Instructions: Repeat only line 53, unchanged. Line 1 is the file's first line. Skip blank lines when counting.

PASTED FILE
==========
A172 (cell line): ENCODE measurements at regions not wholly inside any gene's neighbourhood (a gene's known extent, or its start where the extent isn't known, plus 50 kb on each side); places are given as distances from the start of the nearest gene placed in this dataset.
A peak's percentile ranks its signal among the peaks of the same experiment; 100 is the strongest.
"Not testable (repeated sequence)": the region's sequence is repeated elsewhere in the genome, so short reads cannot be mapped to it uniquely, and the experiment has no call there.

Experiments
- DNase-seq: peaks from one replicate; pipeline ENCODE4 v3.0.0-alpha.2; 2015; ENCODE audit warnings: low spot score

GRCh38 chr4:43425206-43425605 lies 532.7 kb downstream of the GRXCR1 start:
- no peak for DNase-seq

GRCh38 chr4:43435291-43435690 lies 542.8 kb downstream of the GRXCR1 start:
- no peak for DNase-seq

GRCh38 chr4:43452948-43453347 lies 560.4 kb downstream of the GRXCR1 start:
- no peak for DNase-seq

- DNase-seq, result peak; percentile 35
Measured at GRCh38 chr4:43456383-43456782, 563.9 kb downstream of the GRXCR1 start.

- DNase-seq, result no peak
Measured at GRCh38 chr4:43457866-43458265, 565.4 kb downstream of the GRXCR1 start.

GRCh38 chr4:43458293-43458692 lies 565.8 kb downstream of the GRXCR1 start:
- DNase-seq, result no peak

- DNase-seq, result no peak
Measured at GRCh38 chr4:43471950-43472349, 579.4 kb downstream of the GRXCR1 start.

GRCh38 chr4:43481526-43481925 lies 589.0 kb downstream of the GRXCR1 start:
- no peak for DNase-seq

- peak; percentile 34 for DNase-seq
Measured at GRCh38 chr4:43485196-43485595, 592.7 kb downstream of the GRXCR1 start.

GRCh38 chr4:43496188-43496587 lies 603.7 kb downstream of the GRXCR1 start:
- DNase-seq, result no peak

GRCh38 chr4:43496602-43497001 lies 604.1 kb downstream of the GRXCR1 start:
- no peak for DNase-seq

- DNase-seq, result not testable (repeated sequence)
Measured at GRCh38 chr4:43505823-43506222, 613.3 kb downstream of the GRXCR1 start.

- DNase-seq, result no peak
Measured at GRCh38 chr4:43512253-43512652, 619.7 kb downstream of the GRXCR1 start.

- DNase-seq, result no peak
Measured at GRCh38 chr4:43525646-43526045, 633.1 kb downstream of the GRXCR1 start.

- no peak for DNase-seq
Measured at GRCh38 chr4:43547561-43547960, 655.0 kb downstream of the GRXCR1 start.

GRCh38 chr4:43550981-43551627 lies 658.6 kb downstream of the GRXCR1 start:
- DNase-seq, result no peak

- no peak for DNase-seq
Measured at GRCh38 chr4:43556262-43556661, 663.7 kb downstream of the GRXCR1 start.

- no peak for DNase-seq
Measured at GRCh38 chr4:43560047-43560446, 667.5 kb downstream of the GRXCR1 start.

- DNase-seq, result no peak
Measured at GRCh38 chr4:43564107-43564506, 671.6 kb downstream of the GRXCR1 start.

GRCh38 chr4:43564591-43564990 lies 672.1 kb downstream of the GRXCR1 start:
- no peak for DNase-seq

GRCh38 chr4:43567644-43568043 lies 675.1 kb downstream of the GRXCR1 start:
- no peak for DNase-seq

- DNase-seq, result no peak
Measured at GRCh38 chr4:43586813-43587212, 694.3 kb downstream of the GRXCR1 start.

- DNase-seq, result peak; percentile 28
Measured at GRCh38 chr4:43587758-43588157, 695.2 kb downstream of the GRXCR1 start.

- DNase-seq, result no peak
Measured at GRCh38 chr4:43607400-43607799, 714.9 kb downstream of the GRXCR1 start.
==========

Measured at GRCh38 chr4:43607400-43607799, 714.9 kb downstream of the GRXCR1 start.